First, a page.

As Andre approached the intersection’s southeast corner, he rode alongside a construction truck waiting at the light to turn right. A police investigation would later determine that the truck had come to a complete stop at the red light. Police say the truck driver, high up in the cab, had never seen Andre, who was in the truck’s blind spot.”
Peter S. Goodman has covered the supply chain chaos for the past two years. He reported this story from Manteca and Fresno, in California’s Central Valley, as well as Washington, D.C., and the ports of Los Angeles and Long Beach.
“During a normal spring, the sight of orchards bursting with clusters of almonds is a boon throughout California’s Central Valley. Here is money growing on trees.
Not this year.
As Scott Phippen looks out on his orchard on a recent afternoon, he feels a sense of foreboding tinged with rage. His warehouse is stuffed with the leftovers of last year’s harvest — 30 million pounds of almonds stored in wooden and plastic bins stacked to the rafters, and overflowing into his yard. Orders assembled for customers sit in giant white plastic bags and cardboard cartons arrayed across pallets, awaiting ships that can carry them across the water to Asia, the Middle East and Europe.
The almonds are here, the customers are over there, and the global shipping industry is failing to span the divide.”
The highways in Colorado, one of the nation’s fastest-growing states, are frequently clogged with suburban workers driving into Denver, skiers heading high into the Rocky Mountains and trucks rumbling across the Interstates.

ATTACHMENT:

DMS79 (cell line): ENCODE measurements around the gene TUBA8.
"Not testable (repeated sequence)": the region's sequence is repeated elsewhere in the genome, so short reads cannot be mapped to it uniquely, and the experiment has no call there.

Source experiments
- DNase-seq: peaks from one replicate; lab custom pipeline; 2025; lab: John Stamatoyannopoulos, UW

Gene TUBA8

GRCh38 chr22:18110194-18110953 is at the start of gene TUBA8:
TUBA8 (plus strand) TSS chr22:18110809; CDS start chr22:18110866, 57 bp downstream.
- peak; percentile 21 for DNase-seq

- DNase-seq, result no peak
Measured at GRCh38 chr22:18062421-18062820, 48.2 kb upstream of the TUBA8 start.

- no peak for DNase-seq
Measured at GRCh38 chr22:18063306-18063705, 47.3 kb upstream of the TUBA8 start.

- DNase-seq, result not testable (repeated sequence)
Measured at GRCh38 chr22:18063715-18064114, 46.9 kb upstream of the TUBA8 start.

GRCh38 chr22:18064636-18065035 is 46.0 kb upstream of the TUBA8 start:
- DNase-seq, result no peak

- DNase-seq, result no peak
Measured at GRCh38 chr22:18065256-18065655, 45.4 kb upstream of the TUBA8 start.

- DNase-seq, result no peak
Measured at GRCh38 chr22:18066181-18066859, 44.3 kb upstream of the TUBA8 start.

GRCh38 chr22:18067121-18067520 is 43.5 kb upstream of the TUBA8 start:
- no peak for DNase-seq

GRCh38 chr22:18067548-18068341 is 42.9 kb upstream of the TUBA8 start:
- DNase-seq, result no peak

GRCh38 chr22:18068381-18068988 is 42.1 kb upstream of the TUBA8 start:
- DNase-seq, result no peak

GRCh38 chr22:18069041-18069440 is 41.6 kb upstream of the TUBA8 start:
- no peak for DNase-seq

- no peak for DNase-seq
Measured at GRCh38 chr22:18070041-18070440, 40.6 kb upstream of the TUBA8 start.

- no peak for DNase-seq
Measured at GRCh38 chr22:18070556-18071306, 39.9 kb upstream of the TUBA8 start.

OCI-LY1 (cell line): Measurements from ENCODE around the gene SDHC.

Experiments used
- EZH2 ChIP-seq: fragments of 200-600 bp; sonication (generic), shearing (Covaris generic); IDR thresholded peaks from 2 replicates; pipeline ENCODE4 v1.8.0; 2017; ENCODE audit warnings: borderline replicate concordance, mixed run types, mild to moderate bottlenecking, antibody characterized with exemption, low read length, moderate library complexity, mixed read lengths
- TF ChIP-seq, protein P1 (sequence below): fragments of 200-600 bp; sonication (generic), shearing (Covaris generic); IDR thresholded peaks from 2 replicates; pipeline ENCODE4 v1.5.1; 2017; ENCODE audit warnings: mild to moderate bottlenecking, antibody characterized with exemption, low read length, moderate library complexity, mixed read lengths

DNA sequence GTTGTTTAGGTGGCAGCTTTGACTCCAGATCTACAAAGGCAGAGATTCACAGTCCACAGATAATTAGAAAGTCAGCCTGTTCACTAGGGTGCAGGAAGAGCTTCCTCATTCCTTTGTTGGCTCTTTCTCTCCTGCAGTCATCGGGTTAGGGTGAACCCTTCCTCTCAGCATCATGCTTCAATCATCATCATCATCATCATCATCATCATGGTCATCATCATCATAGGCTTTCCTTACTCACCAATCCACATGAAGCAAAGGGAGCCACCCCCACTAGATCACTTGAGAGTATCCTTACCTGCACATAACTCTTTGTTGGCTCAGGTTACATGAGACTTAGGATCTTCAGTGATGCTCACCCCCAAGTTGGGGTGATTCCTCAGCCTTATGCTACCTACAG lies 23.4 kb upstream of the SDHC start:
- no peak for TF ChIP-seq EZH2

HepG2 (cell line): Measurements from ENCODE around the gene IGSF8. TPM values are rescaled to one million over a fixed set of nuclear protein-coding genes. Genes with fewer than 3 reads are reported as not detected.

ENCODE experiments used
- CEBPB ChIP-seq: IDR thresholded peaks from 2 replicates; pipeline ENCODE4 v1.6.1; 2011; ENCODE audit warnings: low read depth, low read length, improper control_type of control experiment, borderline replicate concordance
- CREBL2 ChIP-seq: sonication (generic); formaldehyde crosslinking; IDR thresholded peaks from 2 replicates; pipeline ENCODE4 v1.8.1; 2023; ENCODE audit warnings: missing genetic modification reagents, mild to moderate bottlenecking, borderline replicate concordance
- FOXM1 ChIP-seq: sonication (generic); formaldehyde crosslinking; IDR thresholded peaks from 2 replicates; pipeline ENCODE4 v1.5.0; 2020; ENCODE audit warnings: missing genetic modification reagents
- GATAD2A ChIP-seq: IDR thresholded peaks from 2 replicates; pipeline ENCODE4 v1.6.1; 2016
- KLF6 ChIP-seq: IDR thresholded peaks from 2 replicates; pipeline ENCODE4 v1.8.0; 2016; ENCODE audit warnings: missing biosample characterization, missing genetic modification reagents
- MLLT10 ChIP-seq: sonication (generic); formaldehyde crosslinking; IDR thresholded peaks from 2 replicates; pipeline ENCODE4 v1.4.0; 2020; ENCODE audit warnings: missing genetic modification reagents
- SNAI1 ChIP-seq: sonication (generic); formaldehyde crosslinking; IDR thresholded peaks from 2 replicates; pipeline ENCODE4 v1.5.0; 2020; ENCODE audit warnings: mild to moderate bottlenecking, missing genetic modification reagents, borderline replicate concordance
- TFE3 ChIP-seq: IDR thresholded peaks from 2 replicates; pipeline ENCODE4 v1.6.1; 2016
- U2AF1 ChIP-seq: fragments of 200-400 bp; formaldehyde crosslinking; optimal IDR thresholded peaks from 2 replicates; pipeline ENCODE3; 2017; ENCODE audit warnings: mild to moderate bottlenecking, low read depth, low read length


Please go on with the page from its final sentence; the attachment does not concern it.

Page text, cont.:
A Western frontier state with an affinity for the open road and Subaru Outbacks, Colorado’s traditional answer to traffic congestion could be summed up in two words: more asphalt.
But widening highways and paving new roads often just spurs people to drive more, research shows. And as concerns grow about how tailpipe emissions are heating the planet, Colorado is among a handful of car-dominated states that are rethinking road building.
In December, Colorado adopted a first-of-its-kind climate change regulation that will push transportation planners to redirect funding away from highway expansions and toward projects that cut vehicle pollution, such as buses and bike lanes.
“Sales of cars powered solely by batteries surged in the United States, Europe and China last year, while deliveries of fossil fuel vehicles were stagnant. Demand for electric cars is so strong that manufacturers are requiring buyers to put down deposits months in advance. And some models are effectively sold out for the next two years.
Battery-powered cars are having a breakthrough moment and will enter the mainstream this year as automakers begin selling electric versions of one of Americans’ favorite vehicle type: pickup trucks. Their arrival represents the biggest upheaval in the auto industry since Henry Ford introduced the Model T in 1908 and could have far-reaching consequences for factory workers, businesses and the environment. Tailpipe emissions are among the largest contributors to climate change.
While electric vehicles still account for a small slice of the market — nearly 9 percent of the new cars sold last year worldwide were electric, up from 2.5 percent in 2019, according to the International Energy Agency — their rapid growth could make 2022 the year when the march of battery-powered cars became unstoppable, erasing any doubt that the internal combustion engine is lurching toward obsolescence.”